ON SCRIPTURE VIDEO LIBRARY
Gender-based Violence / Human Trafficking
Domestic Violence: Nicole's Story
October is Domestic Violence Awareness Month. According to the Centers for Disease Control and Prevention, more than 12 million Americans are victims of intimate partner violence annually. And thousands of deaths per year can be directly tied to intimate partner violence. Many women stay in abusive relationships because they feel they have no options. Nicole found the strength to leave. “I said, ‘Okay God, is that what you want me to do?’” She followed her faith to a local organization that, she believes, saved her life.
Hope Endures on Mother's Day for Chibok Girls
On April 14, 2014, 276 girls were kidnapped from the government secondary school in Chibok, Nigeria. In 2021, over 100 of the girls were still missing. Rebecca Samuel’s daughter is among those missing girls. Rebecca reflects upon her missing daughter, the hope she has that one day her daughter would be rescued, and the solace she finds in her faith.
Kimberlé Crenshaw on #SayHerName
Kimberlé Crenshaw discusses the #SayHerName movement, which brings attention to police brutality against women of color. Law enforcement tends to view Black women in distress as needing to be contained and constrained. Crenshaw argues that “police need to value all Black bodies.”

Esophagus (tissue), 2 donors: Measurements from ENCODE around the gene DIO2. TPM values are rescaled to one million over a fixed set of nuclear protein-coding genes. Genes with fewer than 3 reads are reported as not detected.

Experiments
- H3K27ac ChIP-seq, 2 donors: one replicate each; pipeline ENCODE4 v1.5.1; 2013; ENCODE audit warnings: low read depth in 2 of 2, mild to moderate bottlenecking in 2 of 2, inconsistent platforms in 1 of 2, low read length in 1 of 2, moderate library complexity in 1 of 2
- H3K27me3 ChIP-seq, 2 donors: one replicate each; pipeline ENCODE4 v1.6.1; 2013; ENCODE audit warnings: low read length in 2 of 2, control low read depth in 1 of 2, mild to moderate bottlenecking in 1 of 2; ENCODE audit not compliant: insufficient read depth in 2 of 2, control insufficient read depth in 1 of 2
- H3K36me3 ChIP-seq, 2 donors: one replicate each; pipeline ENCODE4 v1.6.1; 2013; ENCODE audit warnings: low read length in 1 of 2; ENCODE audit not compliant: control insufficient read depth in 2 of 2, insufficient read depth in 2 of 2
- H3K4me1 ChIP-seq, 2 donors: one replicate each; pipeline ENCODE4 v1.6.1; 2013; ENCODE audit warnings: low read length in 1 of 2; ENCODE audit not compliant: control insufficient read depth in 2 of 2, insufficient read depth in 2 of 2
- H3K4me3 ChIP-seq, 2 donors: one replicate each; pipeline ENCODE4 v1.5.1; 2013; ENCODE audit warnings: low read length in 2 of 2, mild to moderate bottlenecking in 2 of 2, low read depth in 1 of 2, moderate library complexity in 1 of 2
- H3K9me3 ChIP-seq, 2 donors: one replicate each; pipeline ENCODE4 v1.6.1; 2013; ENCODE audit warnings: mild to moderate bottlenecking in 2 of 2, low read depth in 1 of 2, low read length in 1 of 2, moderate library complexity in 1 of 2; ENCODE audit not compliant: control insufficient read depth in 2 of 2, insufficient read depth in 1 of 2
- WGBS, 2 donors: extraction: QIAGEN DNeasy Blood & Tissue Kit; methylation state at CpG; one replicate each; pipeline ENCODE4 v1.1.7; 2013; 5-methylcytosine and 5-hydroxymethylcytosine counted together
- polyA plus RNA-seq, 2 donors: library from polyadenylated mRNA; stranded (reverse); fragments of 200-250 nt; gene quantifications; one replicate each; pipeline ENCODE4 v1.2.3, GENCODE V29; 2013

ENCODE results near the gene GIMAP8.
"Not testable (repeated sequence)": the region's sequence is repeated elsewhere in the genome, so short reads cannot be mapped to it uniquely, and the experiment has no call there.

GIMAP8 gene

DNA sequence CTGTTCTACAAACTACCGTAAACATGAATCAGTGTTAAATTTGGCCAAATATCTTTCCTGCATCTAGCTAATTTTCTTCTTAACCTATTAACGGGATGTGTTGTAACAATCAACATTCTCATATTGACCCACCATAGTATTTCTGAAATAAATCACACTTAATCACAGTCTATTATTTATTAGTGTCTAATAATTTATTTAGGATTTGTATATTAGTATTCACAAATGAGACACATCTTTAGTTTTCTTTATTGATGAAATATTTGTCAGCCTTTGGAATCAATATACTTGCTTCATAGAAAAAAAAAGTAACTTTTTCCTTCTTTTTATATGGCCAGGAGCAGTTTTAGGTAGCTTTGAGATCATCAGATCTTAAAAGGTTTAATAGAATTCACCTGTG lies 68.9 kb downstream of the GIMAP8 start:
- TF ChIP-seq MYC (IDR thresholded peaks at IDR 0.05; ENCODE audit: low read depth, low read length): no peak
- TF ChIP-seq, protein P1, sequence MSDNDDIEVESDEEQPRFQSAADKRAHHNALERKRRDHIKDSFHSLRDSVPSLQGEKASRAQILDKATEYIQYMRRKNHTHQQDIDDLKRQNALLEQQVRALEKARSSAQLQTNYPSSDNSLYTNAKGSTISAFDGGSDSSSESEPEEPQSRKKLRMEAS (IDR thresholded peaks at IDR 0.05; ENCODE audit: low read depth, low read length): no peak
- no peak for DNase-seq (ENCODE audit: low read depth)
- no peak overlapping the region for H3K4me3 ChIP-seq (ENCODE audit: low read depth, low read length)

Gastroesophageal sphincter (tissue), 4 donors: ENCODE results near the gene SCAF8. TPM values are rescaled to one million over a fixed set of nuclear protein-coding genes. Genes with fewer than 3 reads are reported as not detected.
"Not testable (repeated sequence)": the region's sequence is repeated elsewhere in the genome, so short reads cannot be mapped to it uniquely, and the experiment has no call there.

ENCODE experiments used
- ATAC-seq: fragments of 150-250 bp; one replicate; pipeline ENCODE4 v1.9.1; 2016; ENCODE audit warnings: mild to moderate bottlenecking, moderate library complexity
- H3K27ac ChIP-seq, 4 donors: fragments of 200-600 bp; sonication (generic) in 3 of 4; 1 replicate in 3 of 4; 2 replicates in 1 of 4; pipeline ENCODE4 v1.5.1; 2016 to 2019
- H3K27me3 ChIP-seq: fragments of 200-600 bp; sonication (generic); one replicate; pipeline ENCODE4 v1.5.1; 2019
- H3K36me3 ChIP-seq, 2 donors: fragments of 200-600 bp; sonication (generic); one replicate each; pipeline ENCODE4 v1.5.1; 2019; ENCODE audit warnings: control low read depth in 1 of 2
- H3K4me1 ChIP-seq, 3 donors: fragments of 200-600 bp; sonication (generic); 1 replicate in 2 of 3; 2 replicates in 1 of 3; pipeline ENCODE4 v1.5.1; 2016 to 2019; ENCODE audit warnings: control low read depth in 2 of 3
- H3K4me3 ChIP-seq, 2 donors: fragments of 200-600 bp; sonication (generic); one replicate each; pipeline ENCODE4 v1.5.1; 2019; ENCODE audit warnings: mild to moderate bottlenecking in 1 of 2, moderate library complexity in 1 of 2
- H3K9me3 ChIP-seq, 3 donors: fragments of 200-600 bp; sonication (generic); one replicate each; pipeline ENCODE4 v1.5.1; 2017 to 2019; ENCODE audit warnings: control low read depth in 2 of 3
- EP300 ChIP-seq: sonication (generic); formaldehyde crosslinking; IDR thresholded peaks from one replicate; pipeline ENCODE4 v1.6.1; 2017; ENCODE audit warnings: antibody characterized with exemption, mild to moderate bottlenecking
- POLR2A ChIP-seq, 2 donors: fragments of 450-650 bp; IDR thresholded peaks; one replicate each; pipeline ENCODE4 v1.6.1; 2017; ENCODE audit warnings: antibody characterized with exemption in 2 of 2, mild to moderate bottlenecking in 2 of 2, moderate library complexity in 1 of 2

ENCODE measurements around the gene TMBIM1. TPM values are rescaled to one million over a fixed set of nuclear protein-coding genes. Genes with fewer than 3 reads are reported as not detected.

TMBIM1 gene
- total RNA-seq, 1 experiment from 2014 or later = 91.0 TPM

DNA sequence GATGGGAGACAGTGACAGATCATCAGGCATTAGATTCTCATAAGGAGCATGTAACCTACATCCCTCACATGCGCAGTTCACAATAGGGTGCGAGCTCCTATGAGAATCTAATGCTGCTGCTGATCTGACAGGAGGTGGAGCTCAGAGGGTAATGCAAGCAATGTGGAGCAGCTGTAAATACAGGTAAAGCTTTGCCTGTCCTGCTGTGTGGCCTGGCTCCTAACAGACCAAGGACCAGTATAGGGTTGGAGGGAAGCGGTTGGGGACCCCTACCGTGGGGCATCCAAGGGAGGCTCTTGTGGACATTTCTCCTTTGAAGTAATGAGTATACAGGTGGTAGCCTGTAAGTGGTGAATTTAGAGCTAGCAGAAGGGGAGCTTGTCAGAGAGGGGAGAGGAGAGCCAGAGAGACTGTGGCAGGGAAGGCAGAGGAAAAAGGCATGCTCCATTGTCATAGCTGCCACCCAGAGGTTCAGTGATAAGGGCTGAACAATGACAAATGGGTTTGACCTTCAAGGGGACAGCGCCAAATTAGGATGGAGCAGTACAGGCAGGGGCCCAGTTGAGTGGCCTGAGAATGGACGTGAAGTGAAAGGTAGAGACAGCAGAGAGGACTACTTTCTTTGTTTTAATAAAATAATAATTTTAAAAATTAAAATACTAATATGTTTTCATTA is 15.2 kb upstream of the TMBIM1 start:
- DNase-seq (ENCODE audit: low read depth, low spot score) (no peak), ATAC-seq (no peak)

ON the Street: Gender Equality
The 19th Amendment officially became a law in 1920 and prohibited any U.S. citizen from being denied the right to vote based on sex. Although males and females may be equals in the voting booth, studies indicate gender inequality in the workplace, a gendered wage gap, and fewer females in leadership positions. We took to Times Square in New York City to ask about gender equality in today’s society.
The Quest to End Child Trafficking
The Salvation Army, along with clergy and religious leaders from multiple faith traditions, is working to protect and assist victims of human and sexual trafficking. They aim to eradicate child trafficking which, according to Valerie Kaur, Director of Groundswell, “touches upon almost every other social injustice in our country.”
Until You Love Yourself: Prostitutes Reclaim Their Lives After Years of Violence and Addiction
Prostitution is a multi-billion dollar business in the United States. The sex industry and the illegal drug industry, which are often intertwined, “tear up women and use them til they throw them out,” according to The Rev. Becca Stevens. Stevens founded Magdalene and Thistle Farms in Nashville, Tennessee to address this injustice. Magdalene, a residential program for women who have survived lives of prostitution, addiction, and life on the streets, helps women by giving them a place to heal and prepare for a new life free of the dangers of the street. Magdalene is grounded in Stevens’ belief that unconditional love has the power to heal.